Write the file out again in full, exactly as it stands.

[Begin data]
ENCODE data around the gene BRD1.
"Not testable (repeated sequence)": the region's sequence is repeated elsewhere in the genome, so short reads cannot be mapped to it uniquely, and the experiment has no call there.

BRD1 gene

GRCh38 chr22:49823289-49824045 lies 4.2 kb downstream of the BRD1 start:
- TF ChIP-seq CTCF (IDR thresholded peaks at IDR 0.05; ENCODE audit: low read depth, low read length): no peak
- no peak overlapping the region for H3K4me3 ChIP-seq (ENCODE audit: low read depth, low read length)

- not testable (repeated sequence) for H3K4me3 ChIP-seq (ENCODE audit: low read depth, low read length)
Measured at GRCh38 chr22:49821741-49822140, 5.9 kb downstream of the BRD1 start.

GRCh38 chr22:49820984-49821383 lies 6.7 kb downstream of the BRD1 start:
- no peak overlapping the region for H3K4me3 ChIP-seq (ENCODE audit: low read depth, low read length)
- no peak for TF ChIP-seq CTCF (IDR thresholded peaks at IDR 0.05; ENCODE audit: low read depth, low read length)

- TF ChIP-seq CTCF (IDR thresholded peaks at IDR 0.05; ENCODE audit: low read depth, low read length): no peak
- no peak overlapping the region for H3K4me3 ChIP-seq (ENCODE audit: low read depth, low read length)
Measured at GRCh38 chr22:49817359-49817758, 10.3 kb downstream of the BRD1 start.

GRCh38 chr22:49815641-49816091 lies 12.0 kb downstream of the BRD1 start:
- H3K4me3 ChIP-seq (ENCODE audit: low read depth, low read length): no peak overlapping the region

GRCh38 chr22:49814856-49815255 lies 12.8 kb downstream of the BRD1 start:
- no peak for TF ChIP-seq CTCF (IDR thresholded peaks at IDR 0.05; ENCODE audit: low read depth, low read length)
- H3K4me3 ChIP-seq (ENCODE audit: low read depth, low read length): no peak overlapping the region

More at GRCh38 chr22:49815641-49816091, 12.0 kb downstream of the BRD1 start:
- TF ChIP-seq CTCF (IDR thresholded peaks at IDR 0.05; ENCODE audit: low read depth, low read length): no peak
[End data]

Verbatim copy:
ENCODE data around the gene BRD1.
"Not testable (repeated sequence)": the region's sequence is repeated elsewhere in the genome, so short reads cannot be mapped to it uniquely, and the experiment has no call there.

BRD1 gene

GRCh38 chr22:49823289-49824045 lies 4.2 kb downstream of the BRD1 start:
- TF ChIP-seq CTCF (IDR thresholded peaks at IDR 0.05; ENCODE audit: low read depth, low read length): no peak
- no peak overlapping the region for H3K4me3 ChIP-seq (ENCODE audit: low read depth, low read length)

- not testable (repeated sequence) for H3K4me3 ChIP-seq (ENCODE audit: low read depth, low read length)
Measured at GRCh38 chr22:49821741-49822140, 5.9 kb downstream of the BRD1 start.

GRCh38 chr22:49820984-49821383 lies 6.7 kb downstream of the BRD1 start:
- no peak overlapping the region for H3K4me3 ChIP-seq (ENCODE audit: low read depth, low read length)
- no peak for TF ChIP-seq CTCF (IDR thresholded peaks at IDR 0.05; ENCODE audit: low read depth, low read length)

- TF ChIP-seq CTCF (IDR thresholded peaks at IDR 0.05; ENCODE audit: low read depth, low read length): no peak
- no peak overlapping the region for H3K4me3 ChIP-seq (ENCODE audit: low read depth, low read length)
Measured at GRCh38 chr22:49817359-49817758, 10.3 kb downstream of the BRD1 start.

GRCh38 chr22:49815641-49816091 lies 12.0 kb downstream of the BRD1 start:
- H3K4me3 ChIP-seq (ENCODE audit: low read depth, low read length): no peak overlapping the region

GRCh38 chr22:49814856-49815255 lies 12.8 kb downstream of the BRD1 start:
- no peak for TF ChIP-seq CTCF (IDR thresholded peaks at IDR 0.05; ENCODE audit: low read depth, low read length)
- H3K4me3 ChIP-seq (ENCODE audit: low read depth, low read length): no peak overlapping the region

More at GRCh38 chr22:49815641-49816091, 12.0 kb downstream of the BRD1 start:
- TF ChIP-seq CTCF (IDR thresholded peaks at IDR 0.05; ENCODE audit: low read depth, low read length): no peak